The next nuclear policy challenge for the Obama administration, right after Senate action on the New START Treaty, will be Senate ratification of the Comprehensive Test Ban Treaty (CTBT), which President Obama sees as a condition for a world free of nuclear weapons. As he declared in his Hradcany Square speech, "After more than five decades of talks, it is time for the testing of nuclear weapons to finally be banned." U.S. presidents since Dwight D. Eisenhower have sought, sometimes only rhetorically, a comprehensive test ban of nuclear testing in all environments (underground, atmospheric, underwater and outer space).
While emphases and motives have shifted (fallout danger and limiting Soviet nuclear advances were initially central goals) documents published today for the first time by the National Security Archive show that, from the start, U.S. government officials saw a ban on nuclear testing as highly relevant to inhibiting nuclear proliferation. In July 1978, Secretary of State Cyrus Vance and Arms Control and Disarmament Agency (ACDA) director Paul Warnke wrote to President Jimmy Carter that a CTBT is "a central element of our efforts to prevent the further proliferation of nuclear weapons," not least because it would strengthen the Nuclear Nonproliferation Treaty and prevent tests by states on the "threshold" of a nuclear weapons capability.
The documents published today provide new details on how nonproliferation objectives informed support within the U.S. government for a test ban:
* Disarmament advisers argued in 1957 that a test ban could benefit U.S. security interests because of the "hesitancy of potential fourth countries to develop weapons programs clandestinely."
* During the late 1950s, U.S. government officials believed that the Soviet Union supported a test ban because it "would be a relatively cheap way of stopping or at least inhibiting fourth country nuclear weapons capability."
* According to ACDA officials in 1965, a CTBT could not provide an "iron-clad assurance"--countries could build and stockpile weapons without tests--but it would "contribute significantly to the inhibitions on proliferation world-wide."
* In 1978, Carter administration arms controllers argued that a test ban would weaken incentives to acquire nuclear weapons, because to "win the full prestige of possessing nuclear weapons" a state would "need to demonstrate its capability with a test."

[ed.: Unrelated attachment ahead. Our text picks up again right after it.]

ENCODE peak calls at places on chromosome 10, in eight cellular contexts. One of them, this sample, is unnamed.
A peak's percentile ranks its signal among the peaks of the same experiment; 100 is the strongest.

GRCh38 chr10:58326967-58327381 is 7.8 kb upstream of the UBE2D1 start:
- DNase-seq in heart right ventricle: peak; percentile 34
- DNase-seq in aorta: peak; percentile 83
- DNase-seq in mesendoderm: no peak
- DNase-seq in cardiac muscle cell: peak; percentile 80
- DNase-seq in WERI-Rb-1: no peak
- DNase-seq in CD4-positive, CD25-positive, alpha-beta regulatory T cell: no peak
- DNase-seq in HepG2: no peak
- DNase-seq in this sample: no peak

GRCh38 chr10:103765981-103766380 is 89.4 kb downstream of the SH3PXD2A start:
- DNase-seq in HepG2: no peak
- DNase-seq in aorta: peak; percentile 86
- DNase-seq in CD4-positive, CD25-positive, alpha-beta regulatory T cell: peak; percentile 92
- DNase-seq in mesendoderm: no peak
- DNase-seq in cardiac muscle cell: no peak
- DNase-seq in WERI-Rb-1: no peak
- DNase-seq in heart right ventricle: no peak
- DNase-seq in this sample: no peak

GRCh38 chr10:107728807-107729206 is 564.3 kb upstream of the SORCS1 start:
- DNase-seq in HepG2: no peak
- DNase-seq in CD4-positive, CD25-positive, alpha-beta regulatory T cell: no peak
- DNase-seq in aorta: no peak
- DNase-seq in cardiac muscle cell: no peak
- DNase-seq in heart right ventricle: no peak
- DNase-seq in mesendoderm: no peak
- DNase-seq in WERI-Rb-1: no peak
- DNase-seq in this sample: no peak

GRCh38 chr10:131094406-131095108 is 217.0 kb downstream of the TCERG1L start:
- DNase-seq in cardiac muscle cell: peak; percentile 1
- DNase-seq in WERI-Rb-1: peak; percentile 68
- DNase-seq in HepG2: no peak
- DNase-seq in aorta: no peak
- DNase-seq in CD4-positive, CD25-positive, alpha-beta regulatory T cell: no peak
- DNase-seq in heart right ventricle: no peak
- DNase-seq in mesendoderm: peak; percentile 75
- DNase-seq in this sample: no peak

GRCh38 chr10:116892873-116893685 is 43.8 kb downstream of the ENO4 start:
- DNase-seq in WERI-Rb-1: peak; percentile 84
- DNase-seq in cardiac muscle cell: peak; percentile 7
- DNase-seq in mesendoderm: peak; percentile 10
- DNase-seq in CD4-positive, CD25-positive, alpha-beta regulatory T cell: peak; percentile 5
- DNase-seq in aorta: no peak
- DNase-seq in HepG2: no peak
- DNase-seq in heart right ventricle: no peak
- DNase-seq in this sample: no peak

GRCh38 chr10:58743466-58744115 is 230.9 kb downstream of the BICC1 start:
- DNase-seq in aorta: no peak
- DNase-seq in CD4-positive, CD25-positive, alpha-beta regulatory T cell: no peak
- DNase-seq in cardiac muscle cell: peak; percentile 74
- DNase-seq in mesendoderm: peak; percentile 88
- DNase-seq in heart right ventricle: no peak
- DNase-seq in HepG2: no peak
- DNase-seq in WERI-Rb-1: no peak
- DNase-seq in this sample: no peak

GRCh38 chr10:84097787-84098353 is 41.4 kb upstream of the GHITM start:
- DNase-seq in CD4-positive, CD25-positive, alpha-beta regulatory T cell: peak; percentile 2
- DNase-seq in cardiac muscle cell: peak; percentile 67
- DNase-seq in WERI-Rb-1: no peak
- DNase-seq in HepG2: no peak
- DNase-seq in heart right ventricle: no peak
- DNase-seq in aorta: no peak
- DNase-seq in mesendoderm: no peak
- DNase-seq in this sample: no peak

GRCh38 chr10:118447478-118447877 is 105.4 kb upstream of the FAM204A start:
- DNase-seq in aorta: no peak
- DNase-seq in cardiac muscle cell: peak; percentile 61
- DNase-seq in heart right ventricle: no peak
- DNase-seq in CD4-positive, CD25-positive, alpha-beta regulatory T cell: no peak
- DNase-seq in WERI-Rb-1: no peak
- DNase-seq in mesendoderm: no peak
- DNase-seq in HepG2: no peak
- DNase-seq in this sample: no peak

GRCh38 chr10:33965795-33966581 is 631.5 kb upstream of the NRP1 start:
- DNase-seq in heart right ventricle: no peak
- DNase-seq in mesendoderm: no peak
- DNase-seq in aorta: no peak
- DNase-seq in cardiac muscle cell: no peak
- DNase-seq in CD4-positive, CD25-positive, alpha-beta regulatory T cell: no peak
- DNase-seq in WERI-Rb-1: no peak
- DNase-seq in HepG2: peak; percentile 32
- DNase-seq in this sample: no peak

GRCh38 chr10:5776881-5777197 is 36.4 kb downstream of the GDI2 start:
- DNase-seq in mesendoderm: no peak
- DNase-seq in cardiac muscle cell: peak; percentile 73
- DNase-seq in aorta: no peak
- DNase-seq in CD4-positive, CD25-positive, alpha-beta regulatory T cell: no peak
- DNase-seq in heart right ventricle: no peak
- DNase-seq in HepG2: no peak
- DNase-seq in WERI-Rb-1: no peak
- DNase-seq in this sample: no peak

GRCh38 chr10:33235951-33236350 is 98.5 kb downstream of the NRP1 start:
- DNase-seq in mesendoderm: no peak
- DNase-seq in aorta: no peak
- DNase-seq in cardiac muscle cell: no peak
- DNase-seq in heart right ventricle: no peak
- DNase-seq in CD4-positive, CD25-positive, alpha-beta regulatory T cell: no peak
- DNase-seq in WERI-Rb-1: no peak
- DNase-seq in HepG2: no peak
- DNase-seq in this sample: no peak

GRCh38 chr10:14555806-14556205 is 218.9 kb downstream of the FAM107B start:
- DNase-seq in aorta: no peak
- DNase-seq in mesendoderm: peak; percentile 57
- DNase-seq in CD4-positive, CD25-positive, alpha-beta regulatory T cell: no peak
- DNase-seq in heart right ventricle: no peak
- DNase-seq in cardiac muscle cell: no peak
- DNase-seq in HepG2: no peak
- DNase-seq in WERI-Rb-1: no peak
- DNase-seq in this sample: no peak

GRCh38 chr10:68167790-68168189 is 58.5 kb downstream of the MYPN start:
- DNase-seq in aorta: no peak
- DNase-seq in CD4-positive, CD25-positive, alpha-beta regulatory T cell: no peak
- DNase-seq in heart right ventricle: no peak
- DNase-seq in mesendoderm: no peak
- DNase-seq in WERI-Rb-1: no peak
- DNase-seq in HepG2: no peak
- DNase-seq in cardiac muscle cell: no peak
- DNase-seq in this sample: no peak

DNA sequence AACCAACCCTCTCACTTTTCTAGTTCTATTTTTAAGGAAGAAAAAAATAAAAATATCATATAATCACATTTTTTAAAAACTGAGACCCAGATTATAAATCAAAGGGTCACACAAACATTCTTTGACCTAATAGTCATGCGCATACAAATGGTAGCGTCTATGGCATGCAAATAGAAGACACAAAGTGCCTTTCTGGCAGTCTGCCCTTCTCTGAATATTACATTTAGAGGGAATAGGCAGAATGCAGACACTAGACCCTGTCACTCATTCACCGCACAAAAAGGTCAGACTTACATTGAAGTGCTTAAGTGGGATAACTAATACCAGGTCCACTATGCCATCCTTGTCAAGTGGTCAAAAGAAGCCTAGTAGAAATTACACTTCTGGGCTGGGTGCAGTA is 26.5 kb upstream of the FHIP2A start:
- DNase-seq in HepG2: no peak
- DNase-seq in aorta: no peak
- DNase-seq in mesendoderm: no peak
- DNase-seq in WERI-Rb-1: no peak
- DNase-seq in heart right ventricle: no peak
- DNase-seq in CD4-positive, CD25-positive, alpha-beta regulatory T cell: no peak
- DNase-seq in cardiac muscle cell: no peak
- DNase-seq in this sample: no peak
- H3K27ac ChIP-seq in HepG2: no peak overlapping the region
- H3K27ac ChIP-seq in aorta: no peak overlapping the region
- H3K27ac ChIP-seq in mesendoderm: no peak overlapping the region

* An example of how changing presidential priorities--playing the "China card"--could jeopardize nonproliferation goals emerged in January 1979, when President Jimmy Carter secretly offered Deng Xiaoping assistance for Beijing's underground nuclear test program, an offer that State Department officials worried could undermine support for the test ban.
The nonproliferation arguments supporting the comprehensive test ban that developed from the 1950s to the 1970s have remained central to the thinking of recent Democratic administrations and still resonate today. Thus, concerns about nuclear proliferation influenced presidential candidate Bill Clinton's advocacy of a test ban; during the campaign, he asserted that "the biggest threat to the future" was "the proliferation of nuclear technology" and "to contain that we ought to ... join the parade working toward a comprehensive test ban."
Likewise, checking proliferation and curbing the weapons programs of new nuclear states have been central to the Obama administration's support for the test ban. According to Secretary of State Hillary Clinton, the treaty is an "integral part of our non-proliferation and arms control agenda." She further declared that "A test ban treaty that has entered into force will permit the United States and others to challenge states engaged in suspicious testing activities--including the option of calling on-site inspections to be sure that no testing occurs on land, underground, underwater, or in space."
No matter how strong the merits of a test ban treaty, many of the same political and institutional obstacles that stopped presidents from Eisenhower to Clinton from achieving a comprehensive test ban remain today. Arguments and allegations over verification capabilities, cheating by other nuclear states, the nonproliferation benefits, and the reliability of the nuclear stockpile have persisted for decades. And new problems have emerged, such as entry-into-force; the 44 countries with a nuclear weapons potential must ratify the treaty before it goes into effect. Thus, even if the New START Treaty is ratified, the test ban treaty will face significant political challenges.
Check out the Archive's Web site for more information: www.nsarchive.org